In June, I wrote about whether the US was right to seek an exemption from the European Union's Emissions Trading Scheme (EU ETS) for US airlines. The cap-and-trade scheme, designed to curb CO2 emissions, is being vigorously opposed by the American Air Transport Association, and a month on, it seems things are no less fractious, with the rhetoric from Capital Hill going up a notch.
Business Green reported that the Republican chairman of the House Transportation and Infrastructure committee stated this week, "This appropriately named EU 'scheme' is an arbitrary and unjust violation of international law that disadvantages US air carriers and kills US aviation jobs" adding "..the United States will not participate in this ill-advised and illegal EU program."
Unsurprisingly, China isn't pleased with EU ETS plans either. The country has threatened to retaliate, possibly by punishing European Airlines or even taking action against French aircraft manufacturer, Airbus.
Back in June, the EU Climate Action Commissioner, Connie Hedegaard, was reported here as having stated "Now is not the time to get nervous over legislation that has already been agreed. This was agreed by all 27 EU member states, by the European Parliament and by the European commission."
With all sides digging in, it's looking like this can't end well, and could even tip things into a trade-war. But it's worth taking a closer look at what is actually at stake here. Firstly though, an explanation.
How the EU-ETS Works
PWC has a great overview of how the plan will operate for the aviation industry. Here are the main points.
Why is the scheme contentious?
The president of the American Air Transportation Association (ATA), Nicholas Calio, has stated it is "illegal under international law because it is extraterritorial application of EU policy on US carriers. The only way anyone can impose this jurisdiction overseas is with the approval of the International Civil Aviation Organization and they don't have that."
The matter is currently working through the European Court of Justice in Luxembourg. So its legality is still unresolved. But clearly, at its core, this is a protest against adding any cost of doing business with Europe.
Assuming the European Court finds against the ATA and the program is implemented as planned, it is important to note that this does not disadvantage US carriers. Or if you prefer, it disadvantages all carriers, while singling out none. Or, put yet another way, it provides an opportunity for all carriers to operate more efficient aircraft!
In fact, Deutsche Welle (see second article via this link) reported that the environment manager for the Association of European Airlines estimates that while ETS will affect 100% of activity for all European based airlines, it likely affects, for example, only 16% of Air China's activity or 12% of American Airlines' activity. So sure, it will affect American carriers, but this is not a discriminatory act favoring EU carriers. Indeed, Europe's airlines and manufacturers are themselves not overjoyed about the law either - both Virgin Atlantic and Airbus have registered concern with the EU Climate Action Commissioner, while British Airways' holding company has stated the timing couldn't be worse under current economic conditions.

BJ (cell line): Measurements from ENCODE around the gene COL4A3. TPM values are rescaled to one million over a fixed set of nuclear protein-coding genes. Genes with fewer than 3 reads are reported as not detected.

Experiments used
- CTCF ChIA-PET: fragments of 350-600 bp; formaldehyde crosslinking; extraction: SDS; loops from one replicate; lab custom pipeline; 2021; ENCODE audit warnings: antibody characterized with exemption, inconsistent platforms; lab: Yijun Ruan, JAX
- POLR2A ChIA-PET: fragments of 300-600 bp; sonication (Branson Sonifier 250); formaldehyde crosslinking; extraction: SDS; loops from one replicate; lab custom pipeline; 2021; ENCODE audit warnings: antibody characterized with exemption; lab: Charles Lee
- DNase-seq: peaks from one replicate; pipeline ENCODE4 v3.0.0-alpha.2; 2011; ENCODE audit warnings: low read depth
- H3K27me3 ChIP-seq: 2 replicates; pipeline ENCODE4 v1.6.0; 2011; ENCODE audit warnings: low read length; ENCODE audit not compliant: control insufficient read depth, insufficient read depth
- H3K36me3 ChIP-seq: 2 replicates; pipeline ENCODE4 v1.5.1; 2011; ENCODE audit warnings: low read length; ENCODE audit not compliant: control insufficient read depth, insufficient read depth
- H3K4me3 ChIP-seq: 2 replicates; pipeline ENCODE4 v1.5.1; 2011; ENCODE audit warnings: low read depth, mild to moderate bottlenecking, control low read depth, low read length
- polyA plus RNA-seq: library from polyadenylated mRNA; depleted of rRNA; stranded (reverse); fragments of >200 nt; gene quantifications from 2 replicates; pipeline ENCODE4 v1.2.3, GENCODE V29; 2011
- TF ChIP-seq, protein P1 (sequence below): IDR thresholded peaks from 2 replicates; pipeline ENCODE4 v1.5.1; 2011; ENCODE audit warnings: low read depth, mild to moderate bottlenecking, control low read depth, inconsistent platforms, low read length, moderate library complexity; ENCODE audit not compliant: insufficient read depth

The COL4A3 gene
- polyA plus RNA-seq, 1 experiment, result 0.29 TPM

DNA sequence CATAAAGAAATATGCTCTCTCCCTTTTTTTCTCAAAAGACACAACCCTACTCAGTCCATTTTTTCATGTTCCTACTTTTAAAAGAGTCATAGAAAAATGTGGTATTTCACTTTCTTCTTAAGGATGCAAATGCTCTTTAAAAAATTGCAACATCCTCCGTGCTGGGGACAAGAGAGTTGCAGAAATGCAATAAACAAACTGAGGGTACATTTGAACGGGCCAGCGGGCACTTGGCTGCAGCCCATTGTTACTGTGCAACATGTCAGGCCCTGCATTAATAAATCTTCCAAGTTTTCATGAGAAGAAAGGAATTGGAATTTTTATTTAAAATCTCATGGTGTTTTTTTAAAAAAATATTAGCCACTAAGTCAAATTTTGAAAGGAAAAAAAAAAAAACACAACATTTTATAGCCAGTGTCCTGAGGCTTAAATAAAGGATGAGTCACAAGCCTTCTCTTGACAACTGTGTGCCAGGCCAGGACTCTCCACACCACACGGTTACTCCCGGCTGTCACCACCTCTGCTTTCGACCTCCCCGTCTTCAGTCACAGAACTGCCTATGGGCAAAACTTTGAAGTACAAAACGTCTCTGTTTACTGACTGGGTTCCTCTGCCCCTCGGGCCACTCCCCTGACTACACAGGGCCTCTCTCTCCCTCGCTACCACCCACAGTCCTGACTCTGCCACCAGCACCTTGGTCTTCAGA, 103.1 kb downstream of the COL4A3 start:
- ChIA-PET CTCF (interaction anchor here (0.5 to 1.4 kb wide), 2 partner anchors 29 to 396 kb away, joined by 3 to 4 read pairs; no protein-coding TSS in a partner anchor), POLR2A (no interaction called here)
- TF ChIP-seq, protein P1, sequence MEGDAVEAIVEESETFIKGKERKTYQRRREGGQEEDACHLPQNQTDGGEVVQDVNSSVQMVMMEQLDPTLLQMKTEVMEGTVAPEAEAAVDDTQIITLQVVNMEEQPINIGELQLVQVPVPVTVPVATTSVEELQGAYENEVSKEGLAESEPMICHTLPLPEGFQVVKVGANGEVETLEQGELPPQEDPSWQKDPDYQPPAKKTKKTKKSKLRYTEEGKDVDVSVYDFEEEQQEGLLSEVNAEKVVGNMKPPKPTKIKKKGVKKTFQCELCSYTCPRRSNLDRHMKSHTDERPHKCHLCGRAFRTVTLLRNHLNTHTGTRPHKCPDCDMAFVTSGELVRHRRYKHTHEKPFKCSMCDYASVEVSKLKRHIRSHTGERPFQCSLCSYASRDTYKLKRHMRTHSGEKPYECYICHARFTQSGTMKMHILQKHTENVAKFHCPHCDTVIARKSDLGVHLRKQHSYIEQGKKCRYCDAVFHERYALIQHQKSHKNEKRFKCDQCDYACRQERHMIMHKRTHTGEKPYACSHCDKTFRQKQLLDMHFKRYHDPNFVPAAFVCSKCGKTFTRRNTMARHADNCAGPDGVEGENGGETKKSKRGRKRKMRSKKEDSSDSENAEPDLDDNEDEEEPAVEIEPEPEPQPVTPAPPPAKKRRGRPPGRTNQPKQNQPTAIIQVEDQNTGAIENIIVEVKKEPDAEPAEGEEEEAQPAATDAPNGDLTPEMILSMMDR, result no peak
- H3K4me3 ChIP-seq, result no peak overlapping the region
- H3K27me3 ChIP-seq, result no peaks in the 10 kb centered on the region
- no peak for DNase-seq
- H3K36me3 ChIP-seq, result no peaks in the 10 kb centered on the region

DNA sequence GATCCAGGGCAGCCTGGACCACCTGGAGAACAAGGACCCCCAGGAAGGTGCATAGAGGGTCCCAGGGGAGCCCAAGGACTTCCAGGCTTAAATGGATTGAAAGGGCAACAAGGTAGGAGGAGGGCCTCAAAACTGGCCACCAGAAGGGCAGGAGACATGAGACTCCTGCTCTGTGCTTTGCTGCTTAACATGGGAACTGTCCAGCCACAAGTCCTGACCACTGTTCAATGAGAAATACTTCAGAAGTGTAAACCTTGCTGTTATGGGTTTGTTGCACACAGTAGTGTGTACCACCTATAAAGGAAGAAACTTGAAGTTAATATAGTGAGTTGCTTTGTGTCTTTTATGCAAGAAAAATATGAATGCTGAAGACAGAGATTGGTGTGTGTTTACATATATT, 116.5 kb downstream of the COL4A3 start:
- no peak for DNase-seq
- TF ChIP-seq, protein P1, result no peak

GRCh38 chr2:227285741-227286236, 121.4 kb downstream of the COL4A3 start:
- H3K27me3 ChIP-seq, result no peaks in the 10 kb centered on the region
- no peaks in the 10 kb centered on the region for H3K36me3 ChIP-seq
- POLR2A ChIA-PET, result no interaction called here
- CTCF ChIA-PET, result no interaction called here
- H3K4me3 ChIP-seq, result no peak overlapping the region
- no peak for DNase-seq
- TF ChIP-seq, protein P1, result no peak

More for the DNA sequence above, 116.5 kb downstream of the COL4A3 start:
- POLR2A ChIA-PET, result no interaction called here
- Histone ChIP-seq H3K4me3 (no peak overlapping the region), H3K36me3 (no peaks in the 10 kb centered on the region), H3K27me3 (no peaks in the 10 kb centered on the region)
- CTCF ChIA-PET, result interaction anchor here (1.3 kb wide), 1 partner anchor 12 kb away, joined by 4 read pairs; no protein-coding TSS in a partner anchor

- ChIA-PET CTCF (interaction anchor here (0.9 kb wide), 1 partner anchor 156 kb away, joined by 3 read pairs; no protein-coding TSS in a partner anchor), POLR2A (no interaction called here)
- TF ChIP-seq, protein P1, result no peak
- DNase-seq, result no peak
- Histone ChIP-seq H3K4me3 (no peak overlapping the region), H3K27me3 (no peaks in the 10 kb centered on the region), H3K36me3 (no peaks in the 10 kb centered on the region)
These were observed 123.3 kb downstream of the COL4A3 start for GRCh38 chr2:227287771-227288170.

Which raises the important question; what cost will this impose on customers? A piece in the New York Times this week, details an estimate by the International Air Transport Association (IATA) figuring the average fare would probably rise by between $21 to $45. Is this good value? If it achieves carbon abatement, then it's not a staggering amount to pay. And as the NYT piece mentions, the "European scheme is no more intrusive on foreign sovereignty than, say, the tax the United States levies on travelers who enter or leave the country." Good point!
But saving the best bit for last, it's worth noting that all this outrage and contention could have possibly been moot. The European Union has a provision under ETS which provides a waiver for carriers from countries with so called "equivalent measures." This provision - while unfortunately written a little vaguely, in terms of what qualifies - nonetheless states that in order to avoid double accounting, the possibility exists to exclude flights from third countries that have developed emissions reduction provisions of their own. In fact, China has an outside shot at qualifying for this.
But for the U.S? Just imagine if Congress had pressed on with a cap-and-trade program of its own, which at one point looked likely. Such a plan might just have meshed with Europe's plan, qualifying US airlines for a waiver. Then, carbon emissions would have been managed on either side of the Atlantic - and members of Congress would possibly have side-stepped what could turn out to be a damaging trade war for both sides - which I would venture to say, is likely a lot less affordable than compliance with ETS.
Phil Covington holds an MBA in Sustainable Management from Presidio Graduate School. In the past, he spent 16 years in the freight transportation and logistics industry. Today, Phil's writing focuses on transportation, forestry, technology and matters of sustainability in business.